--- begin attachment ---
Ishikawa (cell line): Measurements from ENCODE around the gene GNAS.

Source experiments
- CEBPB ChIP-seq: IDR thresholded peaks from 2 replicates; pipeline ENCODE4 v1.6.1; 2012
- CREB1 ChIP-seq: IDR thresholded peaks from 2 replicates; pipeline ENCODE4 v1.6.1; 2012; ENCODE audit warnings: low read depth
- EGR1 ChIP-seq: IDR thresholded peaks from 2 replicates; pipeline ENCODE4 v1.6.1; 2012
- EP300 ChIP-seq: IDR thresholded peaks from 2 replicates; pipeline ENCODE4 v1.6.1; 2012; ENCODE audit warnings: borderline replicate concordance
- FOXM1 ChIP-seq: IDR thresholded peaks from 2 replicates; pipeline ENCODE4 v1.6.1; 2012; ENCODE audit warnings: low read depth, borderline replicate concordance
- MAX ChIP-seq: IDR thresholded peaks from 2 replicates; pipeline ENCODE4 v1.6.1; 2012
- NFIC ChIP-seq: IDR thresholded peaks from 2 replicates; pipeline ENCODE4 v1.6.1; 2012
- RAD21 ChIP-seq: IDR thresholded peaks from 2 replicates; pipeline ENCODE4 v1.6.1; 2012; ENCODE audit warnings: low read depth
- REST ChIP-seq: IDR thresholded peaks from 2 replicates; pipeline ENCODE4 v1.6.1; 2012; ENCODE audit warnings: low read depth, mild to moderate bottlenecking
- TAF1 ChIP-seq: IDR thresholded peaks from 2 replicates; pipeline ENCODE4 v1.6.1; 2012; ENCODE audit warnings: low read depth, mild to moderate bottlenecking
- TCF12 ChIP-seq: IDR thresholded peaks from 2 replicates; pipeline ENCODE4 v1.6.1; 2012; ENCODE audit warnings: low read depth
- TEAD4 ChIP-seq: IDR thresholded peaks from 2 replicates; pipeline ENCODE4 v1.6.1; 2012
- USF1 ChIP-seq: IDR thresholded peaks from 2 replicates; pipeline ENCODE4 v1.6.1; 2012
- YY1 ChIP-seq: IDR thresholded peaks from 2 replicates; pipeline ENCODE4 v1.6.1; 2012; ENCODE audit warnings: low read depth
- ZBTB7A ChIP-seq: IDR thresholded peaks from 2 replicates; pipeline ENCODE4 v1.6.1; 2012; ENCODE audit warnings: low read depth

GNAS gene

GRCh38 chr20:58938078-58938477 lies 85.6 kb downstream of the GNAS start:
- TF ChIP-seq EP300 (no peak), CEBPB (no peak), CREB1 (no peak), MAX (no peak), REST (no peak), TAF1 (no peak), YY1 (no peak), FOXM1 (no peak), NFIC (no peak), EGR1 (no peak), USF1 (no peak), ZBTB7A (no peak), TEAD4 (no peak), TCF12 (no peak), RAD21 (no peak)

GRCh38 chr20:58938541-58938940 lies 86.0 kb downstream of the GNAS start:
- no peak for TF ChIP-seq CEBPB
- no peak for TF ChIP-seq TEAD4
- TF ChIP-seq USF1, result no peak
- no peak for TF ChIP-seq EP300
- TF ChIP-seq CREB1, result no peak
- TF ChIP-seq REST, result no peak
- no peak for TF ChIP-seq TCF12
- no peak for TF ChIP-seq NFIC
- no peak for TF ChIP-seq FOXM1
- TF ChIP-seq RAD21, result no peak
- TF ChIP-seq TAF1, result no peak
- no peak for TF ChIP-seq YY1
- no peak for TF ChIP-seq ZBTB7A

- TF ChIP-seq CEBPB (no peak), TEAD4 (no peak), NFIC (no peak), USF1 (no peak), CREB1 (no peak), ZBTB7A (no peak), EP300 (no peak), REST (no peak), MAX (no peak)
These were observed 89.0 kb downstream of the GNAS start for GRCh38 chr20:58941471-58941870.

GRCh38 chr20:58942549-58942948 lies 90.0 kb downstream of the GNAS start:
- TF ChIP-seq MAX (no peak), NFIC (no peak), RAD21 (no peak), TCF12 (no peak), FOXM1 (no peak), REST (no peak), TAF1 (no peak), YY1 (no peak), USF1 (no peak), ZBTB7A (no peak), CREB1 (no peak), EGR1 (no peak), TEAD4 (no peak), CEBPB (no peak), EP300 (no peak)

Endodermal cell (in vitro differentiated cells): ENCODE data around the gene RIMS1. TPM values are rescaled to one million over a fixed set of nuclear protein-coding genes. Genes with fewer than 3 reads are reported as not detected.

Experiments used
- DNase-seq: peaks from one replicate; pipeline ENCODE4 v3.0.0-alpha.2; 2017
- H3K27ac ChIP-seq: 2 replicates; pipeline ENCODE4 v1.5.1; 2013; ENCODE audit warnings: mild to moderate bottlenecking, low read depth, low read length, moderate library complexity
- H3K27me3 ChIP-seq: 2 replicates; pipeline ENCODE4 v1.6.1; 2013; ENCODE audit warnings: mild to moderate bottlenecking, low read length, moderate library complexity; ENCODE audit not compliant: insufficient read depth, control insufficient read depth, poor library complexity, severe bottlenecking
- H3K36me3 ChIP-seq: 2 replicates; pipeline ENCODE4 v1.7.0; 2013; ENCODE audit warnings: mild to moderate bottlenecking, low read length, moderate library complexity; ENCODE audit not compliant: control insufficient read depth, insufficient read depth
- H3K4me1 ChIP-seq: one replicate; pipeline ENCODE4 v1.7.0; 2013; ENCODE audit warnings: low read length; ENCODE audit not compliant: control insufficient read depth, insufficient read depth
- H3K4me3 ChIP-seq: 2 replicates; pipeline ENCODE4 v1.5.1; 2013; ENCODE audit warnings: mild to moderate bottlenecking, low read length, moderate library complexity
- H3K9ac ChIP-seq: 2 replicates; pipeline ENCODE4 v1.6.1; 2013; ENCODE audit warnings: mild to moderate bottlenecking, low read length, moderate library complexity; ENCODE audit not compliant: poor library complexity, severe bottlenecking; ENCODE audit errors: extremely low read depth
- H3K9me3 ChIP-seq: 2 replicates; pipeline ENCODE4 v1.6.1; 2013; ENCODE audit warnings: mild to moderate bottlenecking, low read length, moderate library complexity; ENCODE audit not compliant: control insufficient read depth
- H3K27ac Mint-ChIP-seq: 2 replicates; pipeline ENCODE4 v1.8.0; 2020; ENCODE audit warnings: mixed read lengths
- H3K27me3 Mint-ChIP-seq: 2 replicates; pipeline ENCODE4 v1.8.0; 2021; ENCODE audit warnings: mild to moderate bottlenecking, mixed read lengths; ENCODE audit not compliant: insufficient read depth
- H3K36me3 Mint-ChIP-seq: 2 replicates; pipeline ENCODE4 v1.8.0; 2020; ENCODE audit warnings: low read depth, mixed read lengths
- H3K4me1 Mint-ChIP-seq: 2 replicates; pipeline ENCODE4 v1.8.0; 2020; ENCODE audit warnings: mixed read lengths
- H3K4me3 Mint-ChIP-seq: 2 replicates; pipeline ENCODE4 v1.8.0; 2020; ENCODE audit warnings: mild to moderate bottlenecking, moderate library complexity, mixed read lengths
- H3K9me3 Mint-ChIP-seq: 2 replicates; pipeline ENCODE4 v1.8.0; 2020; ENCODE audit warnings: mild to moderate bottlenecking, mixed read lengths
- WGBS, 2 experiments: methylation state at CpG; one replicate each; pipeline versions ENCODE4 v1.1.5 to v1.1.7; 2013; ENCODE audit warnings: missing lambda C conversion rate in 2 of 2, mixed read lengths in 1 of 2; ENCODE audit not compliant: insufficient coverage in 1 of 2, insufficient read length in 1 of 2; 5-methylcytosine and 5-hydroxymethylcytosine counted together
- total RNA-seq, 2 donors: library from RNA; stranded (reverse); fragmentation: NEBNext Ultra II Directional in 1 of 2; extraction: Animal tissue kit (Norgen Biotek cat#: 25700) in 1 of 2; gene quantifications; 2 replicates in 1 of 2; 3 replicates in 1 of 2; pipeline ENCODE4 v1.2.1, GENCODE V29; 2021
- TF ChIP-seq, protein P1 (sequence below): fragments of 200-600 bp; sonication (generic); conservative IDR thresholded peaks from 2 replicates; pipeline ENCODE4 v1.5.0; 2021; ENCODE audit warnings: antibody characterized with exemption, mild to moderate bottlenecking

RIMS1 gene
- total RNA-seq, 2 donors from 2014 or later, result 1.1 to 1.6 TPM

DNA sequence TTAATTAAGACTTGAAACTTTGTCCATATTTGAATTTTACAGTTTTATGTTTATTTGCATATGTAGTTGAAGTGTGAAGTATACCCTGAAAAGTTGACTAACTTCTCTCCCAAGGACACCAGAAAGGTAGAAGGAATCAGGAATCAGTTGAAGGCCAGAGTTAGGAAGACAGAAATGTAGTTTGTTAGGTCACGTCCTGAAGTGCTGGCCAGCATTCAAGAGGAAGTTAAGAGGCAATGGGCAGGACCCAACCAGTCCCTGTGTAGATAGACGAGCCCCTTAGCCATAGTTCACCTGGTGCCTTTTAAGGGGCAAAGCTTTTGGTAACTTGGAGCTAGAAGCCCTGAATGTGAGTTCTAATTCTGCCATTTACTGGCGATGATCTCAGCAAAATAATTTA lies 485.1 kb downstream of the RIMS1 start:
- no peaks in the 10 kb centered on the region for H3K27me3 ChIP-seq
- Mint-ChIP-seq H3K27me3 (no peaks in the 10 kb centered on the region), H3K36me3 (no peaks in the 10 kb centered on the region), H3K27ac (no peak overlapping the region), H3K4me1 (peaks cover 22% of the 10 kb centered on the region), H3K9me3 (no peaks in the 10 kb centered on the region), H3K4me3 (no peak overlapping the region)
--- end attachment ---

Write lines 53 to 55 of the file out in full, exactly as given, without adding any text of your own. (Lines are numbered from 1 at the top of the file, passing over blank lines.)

- H3K4me3 Mint-ChIP-seq: 2 replicates; pipeline ENCODE4 v1.8.0; 2020; ENCODE audit warnings: mild to moderate bottlenecking, moderate library complexity, mixed read lengths
- H3K9me3 Mint-ChIP-seq: 2 replicates; pipeline ENCODE4 v1.8.0; 2020; ENCODE audit warnings: mild to moderate bottlenecking, mixed read lengths
- WGBS, 2 experiments: methylation state at CpG; one replicate each; pipeline versions ENCODE4 v1.1.5 to v1.1.7; 2013; ENCODE audit warnings: missing lambda C conversion rate in 2 of 2, mixed read lengths in 1 of 2; ENCODE audit not compliant: insufficient coverage in 1 of 2, insufficient read length in 1 of 2; 5-methylcytosine and 5-hydroxymethylcytosine counted together